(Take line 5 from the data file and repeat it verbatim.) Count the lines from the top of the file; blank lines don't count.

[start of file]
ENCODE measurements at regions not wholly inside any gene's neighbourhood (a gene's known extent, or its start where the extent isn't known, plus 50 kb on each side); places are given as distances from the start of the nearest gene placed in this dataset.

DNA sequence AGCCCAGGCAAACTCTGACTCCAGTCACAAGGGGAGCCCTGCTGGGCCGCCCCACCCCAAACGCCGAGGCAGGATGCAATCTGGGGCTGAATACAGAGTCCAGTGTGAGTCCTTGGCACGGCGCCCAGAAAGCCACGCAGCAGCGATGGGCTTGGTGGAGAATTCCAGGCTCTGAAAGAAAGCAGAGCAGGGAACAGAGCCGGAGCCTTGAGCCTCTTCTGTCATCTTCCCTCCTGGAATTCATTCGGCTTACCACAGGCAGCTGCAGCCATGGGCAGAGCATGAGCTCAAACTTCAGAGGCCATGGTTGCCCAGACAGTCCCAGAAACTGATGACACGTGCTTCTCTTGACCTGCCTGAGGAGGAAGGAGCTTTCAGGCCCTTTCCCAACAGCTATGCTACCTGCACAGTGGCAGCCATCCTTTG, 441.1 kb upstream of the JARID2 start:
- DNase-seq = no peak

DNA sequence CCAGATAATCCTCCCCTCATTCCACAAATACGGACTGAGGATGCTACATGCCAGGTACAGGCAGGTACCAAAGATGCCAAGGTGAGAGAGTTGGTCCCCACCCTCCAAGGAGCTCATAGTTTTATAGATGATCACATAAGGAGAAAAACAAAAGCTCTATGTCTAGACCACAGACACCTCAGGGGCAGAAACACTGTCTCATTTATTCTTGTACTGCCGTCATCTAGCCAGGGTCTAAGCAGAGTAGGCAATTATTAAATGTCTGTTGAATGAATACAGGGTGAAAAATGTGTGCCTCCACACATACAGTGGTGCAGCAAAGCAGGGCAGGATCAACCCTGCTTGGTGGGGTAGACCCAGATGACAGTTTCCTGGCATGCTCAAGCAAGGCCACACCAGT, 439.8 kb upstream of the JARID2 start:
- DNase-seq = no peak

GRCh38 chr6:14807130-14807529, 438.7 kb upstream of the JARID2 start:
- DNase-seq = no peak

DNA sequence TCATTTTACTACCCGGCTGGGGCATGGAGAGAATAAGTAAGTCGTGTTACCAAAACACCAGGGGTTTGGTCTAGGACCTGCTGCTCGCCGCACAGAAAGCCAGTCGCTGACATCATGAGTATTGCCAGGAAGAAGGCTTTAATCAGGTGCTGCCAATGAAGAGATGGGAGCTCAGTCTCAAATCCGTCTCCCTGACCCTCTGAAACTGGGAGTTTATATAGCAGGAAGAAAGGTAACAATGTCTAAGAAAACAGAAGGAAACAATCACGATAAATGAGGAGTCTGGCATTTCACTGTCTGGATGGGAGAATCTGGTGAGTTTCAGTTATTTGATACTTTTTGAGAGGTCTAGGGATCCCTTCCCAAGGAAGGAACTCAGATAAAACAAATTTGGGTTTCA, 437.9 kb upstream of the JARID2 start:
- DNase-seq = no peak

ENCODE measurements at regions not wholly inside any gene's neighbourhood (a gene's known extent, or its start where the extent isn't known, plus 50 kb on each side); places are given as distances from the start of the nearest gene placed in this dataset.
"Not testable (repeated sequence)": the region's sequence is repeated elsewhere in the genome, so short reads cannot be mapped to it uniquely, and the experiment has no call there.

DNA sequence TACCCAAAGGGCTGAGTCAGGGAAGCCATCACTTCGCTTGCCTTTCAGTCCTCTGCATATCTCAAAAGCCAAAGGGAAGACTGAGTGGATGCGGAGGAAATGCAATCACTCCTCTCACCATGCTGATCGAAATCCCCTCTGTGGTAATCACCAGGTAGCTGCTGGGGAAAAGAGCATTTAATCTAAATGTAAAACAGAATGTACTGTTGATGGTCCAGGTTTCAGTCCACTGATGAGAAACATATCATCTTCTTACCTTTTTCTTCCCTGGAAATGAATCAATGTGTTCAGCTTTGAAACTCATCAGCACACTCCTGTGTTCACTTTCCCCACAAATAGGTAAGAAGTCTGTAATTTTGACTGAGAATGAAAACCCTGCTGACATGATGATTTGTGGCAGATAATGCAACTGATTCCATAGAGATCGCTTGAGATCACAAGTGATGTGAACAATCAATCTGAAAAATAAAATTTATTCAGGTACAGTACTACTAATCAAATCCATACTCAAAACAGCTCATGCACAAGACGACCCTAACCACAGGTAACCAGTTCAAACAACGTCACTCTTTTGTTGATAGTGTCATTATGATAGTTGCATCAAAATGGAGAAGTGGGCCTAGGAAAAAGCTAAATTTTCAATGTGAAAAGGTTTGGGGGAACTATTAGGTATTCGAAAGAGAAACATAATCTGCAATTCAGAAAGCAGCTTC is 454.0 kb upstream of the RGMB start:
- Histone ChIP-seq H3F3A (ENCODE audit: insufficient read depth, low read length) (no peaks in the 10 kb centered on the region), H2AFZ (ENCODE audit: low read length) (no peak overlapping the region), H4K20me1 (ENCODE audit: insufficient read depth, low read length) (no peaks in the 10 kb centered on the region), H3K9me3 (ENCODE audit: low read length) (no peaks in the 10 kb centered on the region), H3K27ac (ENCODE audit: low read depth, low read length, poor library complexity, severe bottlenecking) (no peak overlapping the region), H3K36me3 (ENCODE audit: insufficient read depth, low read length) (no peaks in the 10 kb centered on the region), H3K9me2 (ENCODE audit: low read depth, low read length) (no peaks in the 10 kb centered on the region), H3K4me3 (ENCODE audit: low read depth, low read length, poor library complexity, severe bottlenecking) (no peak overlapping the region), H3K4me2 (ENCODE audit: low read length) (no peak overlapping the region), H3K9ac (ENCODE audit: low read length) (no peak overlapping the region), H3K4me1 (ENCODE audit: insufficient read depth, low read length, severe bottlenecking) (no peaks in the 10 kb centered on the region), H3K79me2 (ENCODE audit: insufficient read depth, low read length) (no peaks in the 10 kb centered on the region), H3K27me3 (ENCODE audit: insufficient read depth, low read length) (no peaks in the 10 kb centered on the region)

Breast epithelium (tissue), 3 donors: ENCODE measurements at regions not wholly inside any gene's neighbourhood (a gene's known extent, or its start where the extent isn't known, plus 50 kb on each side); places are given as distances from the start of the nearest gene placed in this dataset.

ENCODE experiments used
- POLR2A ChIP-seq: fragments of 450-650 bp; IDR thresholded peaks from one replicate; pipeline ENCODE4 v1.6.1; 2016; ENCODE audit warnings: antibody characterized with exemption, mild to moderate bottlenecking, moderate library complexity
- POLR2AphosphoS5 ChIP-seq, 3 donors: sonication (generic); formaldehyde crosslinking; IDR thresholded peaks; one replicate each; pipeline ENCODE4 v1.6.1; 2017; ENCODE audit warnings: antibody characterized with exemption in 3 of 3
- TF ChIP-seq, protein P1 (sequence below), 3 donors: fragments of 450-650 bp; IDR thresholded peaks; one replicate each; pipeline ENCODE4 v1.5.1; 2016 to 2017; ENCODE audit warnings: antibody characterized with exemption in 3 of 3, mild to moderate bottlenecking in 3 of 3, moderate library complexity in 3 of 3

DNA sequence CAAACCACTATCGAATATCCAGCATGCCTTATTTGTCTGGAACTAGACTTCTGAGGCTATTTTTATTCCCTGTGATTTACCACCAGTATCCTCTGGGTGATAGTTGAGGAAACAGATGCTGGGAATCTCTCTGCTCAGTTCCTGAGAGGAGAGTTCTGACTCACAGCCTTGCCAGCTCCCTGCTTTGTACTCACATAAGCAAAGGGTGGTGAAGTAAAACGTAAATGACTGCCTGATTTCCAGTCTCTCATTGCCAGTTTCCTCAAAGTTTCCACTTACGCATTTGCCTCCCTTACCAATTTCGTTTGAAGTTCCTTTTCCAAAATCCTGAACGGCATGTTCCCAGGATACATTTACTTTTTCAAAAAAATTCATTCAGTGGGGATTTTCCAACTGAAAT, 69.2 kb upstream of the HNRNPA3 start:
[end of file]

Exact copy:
- DNase-seq = no peak